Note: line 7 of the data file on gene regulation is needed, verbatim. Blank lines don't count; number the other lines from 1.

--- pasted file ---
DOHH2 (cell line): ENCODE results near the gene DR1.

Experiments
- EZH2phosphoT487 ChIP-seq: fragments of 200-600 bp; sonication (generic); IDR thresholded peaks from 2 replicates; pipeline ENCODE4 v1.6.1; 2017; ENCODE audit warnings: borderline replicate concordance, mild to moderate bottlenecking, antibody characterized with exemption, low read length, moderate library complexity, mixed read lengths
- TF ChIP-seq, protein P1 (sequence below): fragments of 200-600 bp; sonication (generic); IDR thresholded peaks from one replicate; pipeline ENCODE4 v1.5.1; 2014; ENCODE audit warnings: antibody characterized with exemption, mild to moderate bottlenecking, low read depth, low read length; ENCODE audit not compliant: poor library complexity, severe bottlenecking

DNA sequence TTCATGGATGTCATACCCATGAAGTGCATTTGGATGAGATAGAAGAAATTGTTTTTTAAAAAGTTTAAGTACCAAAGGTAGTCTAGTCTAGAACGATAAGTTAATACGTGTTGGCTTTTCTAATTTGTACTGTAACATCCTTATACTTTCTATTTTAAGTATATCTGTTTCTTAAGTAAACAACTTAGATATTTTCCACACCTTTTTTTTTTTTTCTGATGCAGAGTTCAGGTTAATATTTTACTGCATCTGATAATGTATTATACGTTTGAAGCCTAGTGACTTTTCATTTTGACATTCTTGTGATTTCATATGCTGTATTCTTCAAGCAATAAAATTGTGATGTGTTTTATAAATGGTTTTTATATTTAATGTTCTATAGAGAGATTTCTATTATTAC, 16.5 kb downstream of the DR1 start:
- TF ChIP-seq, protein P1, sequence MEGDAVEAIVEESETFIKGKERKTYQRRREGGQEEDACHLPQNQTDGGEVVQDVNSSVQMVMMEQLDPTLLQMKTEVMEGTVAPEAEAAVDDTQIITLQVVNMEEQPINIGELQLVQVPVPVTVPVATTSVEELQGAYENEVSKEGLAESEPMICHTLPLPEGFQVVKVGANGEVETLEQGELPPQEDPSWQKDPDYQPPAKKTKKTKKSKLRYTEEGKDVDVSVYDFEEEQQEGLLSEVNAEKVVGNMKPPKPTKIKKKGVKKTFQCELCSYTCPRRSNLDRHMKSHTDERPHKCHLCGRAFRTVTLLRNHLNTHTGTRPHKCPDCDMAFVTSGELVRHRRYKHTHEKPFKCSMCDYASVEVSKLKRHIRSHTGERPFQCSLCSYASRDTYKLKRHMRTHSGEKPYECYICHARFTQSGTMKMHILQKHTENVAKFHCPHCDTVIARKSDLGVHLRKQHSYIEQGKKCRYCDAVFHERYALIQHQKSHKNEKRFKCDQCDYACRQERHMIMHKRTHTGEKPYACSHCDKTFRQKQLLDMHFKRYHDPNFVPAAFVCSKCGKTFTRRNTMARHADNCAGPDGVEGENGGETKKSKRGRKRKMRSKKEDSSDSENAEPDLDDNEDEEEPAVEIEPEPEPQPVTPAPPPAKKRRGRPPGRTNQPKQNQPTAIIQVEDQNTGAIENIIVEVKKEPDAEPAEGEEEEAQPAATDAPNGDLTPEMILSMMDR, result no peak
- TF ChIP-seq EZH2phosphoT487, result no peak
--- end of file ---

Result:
- TF ChIP-seq EZH2phosphoT487, result no peak